Tributes paid to engineer who co-created the Exeter Hip

·3-min read

Tributes have been paid to a pioneering engineer who co-created an implant that has revolutionised hip replacements for millions of people across the world.

Professor Clive Lee, from the University of Exeter, was one of the two masterminds behind the Exeter Hip, which research shows is among the world’s most successful hip implants globally.

He died on November 2 at the age of 82 following a long illness.

Prof Lee created the hip alongside Professor Robin Ling and their ground-breaking design overcame a problem of previous hip implants, which often required further surgery after they became loose (University of Exeter/PA).
Professor Clive Lee created the Exeter Hip alongside Professor Robin Ling (University of Exeter/PA)

Prof Lee created the hip alongside Professor Robin Ling, and their groundbreaking design overcame a problem of previous hip implants, which often required further surgery after they became loose.

Previous prosthetic hips had been designed with the idea that the implant should remain rigidly fixed to the acrylic bone cement in which it is implanted.

Prof Ling and Prof Lee’s revolutionary design did not have a collar between the neck and the stem of the implant. This allowed the stem to subside slightly into the acrylic, self-tightening as it did so.

The design made best use of the material properties of the polymer when bearing weight as the person moved on their new hip, helping many people remain free of pain, and significantly reducing the number of follow-up revision surgeries needed.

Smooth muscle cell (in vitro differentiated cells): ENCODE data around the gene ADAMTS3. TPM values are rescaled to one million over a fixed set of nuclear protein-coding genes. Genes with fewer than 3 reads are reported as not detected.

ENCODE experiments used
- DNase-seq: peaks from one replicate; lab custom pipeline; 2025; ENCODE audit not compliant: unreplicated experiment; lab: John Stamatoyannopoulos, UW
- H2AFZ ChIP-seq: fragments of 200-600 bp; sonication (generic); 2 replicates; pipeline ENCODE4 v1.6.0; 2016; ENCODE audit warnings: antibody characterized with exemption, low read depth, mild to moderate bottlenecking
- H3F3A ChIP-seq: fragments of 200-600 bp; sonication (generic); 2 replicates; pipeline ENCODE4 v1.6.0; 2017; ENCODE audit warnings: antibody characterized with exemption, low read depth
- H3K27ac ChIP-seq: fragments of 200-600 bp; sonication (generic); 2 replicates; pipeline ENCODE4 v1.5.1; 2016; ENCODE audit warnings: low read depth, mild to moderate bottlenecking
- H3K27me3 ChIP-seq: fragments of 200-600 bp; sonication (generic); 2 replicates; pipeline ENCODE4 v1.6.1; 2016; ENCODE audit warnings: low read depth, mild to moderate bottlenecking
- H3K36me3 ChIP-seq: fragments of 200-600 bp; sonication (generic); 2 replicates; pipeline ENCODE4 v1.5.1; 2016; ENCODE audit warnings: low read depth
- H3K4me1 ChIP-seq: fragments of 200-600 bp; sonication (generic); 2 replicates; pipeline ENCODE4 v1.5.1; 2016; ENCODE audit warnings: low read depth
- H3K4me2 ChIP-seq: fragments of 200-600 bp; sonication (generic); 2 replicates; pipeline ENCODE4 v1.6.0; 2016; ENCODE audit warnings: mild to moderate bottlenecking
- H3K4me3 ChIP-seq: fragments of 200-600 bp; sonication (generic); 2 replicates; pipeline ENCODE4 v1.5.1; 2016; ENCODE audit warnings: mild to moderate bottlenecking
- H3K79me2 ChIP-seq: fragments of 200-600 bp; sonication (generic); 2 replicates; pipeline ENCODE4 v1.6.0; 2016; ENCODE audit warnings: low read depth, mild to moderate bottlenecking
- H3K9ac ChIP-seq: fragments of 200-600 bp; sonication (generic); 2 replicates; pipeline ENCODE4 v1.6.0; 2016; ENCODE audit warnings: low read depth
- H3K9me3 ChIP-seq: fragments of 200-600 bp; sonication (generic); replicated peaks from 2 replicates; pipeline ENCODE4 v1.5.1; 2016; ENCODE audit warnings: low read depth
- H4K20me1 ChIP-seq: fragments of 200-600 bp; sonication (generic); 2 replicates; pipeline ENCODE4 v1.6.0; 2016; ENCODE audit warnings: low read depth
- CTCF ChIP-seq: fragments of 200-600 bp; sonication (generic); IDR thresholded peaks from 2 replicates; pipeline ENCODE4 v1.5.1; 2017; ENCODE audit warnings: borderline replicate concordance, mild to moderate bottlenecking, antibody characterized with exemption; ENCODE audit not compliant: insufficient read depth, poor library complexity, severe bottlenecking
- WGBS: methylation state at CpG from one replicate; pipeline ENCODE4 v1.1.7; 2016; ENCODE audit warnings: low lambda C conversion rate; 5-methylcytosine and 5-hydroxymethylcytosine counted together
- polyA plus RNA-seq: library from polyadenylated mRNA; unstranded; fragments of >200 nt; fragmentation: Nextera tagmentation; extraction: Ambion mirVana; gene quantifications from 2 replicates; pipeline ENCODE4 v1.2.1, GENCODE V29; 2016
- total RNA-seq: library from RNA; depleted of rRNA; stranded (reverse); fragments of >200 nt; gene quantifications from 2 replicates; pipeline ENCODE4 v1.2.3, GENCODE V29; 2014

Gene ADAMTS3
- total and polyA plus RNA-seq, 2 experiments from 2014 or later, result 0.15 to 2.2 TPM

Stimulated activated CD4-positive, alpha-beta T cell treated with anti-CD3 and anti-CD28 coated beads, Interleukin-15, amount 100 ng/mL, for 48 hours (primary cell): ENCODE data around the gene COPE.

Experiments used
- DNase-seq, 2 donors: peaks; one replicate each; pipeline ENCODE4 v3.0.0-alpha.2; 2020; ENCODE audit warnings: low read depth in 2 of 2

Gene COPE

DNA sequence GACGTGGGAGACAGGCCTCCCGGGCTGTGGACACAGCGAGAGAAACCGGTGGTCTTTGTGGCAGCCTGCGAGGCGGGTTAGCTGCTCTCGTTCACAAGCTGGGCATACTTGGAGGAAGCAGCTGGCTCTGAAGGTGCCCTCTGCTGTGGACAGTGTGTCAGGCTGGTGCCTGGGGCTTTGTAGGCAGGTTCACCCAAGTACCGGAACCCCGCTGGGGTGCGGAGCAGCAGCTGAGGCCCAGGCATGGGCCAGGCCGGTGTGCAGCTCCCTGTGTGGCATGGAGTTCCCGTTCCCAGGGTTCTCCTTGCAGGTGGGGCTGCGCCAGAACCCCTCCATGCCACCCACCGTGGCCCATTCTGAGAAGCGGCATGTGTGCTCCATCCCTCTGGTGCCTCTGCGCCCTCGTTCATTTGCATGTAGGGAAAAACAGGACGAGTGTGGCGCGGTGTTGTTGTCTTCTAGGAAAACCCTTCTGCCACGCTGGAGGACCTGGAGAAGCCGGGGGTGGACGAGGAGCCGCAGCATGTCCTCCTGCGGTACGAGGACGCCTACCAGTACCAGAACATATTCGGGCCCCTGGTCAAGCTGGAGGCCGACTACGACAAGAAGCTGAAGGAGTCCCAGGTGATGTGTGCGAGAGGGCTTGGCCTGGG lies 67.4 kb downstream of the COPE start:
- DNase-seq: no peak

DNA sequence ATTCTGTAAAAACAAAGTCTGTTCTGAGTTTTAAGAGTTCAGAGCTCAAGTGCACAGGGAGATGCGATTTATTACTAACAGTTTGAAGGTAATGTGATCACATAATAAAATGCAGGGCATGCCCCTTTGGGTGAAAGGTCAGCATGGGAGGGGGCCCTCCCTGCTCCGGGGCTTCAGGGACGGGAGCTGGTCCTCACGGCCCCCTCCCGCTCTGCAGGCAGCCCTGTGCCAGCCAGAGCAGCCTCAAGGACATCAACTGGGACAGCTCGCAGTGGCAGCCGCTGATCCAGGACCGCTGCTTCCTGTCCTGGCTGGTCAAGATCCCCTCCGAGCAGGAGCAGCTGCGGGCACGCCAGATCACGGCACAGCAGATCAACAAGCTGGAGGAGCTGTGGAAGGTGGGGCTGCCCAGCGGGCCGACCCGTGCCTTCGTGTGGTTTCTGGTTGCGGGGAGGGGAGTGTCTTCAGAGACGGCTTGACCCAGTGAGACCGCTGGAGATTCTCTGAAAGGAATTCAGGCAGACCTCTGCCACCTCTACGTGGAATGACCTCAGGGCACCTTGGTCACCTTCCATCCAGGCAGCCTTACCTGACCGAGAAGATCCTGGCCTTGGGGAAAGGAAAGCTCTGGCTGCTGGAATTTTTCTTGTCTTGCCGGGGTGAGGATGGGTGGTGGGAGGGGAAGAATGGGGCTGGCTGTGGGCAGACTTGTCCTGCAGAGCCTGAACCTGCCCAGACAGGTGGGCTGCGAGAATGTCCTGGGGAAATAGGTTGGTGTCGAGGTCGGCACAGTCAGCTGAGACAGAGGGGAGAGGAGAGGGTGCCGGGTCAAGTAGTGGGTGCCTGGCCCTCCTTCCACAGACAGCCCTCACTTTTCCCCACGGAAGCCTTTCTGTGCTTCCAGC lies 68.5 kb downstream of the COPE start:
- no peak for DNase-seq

First fitted in 1970, the simple yet effective design has been implanted in more than two million patients worldwide, with one million happening in the last 10 years alone.

Earlier this year, 80-year-old Devon pensioner Maureen Brown was revealed to have the longest-lasting Exeter Hip – at 50 years.

Speaking last year, as the implant marked its 50th anniversary, Prof Lee spoke of his pride at his creation’s longevity and success.

“I started out not really knowing what a total hip replacement should look like – that was probably a huge advantage,” he said.

“We designed a very simple structure, and it turned out that going back to basic principles worked out very well indeed.

“We were aiming for a hip replacement that would last perhaps eight or nine years, and that would benefit patients locally.

“It’s a huge testament to the Exeter team and the university and NHS working together that it’s had such fantastic success. It’s a source of great pride.”

Professor Janice Kay, Provost of the University of Exeter, said: “We’re so sorry to hear of the passing of Clive Lee, a pioneering innovator and a wonderful man, and send sincere condolences to his family and all who knew him.

“We’re extremely proud of his legacy in improving pain-free mobility to millions of people across the world.

“The partnership between Clive, Robin Ling and many others really shows the incredible feats we can achieve when universities and the NHS work together.”

Prof Lee was born in 1939 and schooled in Solihull, going on to study mechanical engineering at the University of Nottingham and completing a PhD in 1965.

He joined the University of Exeter in 1966 and remained at the institution until retirement.

He is survived by his wife Pamela, son Philip and daughter Caroline.

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